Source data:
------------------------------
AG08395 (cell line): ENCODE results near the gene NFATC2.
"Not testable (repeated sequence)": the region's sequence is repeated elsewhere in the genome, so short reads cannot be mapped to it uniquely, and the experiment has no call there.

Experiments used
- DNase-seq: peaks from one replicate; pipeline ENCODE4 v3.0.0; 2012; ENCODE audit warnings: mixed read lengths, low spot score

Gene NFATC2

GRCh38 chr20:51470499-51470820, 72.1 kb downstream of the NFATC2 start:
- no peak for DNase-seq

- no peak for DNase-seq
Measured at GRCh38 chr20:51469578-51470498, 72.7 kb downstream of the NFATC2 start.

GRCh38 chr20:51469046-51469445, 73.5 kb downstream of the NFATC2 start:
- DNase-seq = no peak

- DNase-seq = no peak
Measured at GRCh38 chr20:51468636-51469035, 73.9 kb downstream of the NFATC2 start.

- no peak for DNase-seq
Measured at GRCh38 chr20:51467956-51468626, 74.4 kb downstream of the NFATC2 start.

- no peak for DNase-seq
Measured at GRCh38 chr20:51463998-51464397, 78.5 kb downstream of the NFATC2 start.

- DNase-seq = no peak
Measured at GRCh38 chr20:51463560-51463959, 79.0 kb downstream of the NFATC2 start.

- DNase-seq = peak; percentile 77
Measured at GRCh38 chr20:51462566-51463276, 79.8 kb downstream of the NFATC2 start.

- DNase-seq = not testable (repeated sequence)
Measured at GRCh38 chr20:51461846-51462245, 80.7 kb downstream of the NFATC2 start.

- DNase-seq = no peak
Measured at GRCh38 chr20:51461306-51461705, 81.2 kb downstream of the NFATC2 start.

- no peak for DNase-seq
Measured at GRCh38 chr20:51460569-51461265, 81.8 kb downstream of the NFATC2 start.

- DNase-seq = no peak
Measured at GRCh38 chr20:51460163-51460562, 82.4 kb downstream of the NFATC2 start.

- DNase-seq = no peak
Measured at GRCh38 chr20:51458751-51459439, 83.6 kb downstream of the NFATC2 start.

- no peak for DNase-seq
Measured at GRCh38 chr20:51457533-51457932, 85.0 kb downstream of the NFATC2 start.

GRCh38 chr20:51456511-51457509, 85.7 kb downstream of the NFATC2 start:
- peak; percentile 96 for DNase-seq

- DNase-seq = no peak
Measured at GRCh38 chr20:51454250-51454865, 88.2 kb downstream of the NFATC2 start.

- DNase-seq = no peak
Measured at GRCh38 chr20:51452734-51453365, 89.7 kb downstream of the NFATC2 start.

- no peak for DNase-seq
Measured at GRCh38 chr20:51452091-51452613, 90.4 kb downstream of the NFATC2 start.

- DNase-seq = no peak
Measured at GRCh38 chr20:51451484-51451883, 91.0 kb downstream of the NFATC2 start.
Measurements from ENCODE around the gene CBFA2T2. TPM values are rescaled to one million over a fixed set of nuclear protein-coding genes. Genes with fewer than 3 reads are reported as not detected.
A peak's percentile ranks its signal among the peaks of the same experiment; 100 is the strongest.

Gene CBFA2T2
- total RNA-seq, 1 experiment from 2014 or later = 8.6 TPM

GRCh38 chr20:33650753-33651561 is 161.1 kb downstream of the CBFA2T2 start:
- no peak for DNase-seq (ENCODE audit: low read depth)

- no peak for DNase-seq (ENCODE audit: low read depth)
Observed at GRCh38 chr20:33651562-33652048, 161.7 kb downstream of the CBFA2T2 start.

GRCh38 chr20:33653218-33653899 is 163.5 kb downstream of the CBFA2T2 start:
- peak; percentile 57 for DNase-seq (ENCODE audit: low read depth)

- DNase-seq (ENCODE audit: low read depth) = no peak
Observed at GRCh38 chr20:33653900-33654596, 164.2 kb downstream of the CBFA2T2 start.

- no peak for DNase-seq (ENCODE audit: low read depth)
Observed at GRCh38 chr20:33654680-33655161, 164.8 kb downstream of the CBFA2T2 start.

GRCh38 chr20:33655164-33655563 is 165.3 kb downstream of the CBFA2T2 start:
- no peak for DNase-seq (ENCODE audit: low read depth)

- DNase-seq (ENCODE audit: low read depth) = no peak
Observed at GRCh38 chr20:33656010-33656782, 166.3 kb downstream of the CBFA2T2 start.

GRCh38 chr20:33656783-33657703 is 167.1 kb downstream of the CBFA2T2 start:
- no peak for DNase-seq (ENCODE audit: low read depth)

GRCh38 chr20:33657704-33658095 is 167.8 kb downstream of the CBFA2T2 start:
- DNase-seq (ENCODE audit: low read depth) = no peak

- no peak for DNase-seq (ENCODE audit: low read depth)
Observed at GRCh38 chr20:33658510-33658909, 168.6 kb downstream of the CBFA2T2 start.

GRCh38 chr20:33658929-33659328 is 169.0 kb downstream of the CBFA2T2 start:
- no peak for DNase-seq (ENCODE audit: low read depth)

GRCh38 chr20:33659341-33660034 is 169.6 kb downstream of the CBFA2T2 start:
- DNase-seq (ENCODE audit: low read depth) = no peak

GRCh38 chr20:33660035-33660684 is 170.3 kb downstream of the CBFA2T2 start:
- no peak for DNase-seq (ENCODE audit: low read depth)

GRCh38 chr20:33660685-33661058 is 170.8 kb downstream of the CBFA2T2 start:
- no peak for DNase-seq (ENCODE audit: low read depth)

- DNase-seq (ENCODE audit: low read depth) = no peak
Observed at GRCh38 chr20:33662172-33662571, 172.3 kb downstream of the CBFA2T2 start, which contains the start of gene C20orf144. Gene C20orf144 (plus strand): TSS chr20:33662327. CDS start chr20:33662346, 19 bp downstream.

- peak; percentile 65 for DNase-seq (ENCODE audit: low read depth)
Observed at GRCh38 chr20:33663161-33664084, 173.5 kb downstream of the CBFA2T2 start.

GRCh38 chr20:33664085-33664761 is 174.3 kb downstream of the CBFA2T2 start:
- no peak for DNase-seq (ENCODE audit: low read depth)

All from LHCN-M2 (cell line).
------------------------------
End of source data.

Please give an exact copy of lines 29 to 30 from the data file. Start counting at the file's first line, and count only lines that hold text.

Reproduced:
Measured at GRCh38 chr20:51460163-51460562, 82.4 kb downstream of the NFATC2 start.

- DNase-seq = no peak